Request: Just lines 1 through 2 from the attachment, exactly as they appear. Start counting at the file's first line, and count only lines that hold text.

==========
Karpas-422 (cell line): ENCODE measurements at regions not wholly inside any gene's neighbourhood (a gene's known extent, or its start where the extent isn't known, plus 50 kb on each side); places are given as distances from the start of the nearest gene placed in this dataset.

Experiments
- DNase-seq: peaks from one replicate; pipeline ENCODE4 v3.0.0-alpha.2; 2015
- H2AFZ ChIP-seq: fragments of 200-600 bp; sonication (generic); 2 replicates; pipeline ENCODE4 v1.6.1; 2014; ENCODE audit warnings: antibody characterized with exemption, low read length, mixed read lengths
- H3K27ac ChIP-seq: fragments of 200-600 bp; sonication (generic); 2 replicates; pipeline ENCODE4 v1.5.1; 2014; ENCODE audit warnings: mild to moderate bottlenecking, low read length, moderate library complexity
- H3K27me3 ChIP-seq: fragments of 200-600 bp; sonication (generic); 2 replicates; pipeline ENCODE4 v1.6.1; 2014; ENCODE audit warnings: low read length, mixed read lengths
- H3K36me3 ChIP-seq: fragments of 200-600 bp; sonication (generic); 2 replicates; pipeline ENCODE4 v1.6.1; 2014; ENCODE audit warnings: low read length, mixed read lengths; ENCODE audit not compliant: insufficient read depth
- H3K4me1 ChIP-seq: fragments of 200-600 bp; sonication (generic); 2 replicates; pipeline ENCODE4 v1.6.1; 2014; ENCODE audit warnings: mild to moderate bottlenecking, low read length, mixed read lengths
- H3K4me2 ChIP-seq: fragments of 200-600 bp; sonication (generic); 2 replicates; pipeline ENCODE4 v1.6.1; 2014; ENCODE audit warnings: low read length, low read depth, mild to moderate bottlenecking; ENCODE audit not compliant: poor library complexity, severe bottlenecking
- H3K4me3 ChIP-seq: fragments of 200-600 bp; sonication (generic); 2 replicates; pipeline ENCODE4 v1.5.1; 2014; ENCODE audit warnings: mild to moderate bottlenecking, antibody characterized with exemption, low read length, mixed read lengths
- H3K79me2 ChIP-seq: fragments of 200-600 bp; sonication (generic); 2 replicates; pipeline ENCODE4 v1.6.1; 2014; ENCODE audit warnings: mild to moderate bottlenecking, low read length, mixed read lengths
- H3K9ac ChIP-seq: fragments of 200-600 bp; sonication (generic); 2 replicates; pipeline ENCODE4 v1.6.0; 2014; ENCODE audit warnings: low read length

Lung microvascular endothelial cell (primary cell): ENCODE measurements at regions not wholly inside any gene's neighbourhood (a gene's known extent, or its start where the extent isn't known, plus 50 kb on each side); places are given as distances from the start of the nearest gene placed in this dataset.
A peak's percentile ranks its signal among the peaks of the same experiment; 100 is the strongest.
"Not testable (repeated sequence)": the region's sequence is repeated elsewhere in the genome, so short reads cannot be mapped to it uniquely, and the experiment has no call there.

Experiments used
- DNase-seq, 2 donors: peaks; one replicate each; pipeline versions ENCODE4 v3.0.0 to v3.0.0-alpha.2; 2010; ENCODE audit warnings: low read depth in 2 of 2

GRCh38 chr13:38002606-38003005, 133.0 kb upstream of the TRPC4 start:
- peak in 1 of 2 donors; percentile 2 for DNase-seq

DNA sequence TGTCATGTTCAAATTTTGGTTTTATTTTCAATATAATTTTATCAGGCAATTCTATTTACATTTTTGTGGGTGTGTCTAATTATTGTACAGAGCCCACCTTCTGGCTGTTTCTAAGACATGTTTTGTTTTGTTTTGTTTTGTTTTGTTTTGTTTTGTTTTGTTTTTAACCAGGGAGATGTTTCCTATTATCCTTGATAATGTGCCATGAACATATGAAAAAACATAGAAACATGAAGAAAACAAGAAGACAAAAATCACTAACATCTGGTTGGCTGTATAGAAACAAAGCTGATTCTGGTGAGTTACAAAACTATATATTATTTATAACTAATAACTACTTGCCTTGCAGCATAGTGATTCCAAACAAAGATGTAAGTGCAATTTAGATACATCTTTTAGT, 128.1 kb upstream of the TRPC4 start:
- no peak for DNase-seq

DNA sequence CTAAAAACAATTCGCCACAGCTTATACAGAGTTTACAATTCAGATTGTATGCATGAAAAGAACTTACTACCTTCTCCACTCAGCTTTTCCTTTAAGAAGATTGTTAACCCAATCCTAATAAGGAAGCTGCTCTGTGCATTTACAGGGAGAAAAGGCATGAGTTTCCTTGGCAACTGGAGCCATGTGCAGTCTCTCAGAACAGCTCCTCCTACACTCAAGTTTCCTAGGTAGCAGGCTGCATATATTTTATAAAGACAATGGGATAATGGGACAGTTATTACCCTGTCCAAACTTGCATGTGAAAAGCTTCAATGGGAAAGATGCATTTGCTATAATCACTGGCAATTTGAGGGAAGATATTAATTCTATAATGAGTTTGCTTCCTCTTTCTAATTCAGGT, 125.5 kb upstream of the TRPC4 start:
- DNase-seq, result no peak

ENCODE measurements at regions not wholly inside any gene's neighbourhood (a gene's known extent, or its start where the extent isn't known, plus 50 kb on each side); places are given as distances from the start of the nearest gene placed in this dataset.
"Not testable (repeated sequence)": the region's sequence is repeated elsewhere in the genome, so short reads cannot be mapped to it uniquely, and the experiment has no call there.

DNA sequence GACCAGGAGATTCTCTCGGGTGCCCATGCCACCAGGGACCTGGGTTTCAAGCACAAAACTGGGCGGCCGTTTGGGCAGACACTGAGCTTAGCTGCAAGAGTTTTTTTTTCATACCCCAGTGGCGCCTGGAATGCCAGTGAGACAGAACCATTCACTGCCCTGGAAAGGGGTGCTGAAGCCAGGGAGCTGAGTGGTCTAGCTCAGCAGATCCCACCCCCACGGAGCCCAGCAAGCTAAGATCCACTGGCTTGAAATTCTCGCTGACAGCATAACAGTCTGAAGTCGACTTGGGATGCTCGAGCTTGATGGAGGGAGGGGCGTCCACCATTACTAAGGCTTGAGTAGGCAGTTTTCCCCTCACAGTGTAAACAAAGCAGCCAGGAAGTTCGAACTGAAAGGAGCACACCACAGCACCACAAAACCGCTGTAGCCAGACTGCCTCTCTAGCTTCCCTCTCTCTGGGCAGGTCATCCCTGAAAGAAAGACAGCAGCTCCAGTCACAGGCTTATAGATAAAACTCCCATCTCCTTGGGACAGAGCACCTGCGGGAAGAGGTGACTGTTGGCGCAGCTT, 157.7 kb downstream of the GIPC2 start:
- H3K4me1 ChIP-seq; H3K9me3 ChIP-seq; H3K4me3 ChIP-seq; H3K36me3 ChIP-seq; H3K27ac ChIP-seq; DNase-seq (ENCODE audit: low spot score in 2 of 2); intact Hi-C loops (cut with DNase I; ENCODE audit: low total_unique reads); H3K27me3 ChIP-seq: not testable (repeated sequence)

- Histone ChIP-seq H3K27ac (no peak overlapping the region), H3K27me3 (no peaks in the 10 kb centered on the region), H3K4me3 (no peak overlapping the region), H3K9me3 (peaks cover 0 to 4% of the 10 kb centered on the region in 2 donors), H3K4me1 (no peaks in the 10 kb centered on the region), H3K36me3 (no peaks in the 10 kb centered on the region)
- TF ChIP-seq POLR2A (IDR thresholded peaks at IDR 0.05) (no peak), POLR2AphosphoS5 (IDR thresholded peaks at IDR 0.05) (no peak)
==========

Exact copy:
Karpas-422 (cell line): ENCODE measurements at regions not wholly inside any gene's neighbourhood (a gene's known extent, or its start where the extent isn't known, plus 50 kb on each side); places are given as distances from the start of the nearest gene placed in this dataset.

Experiments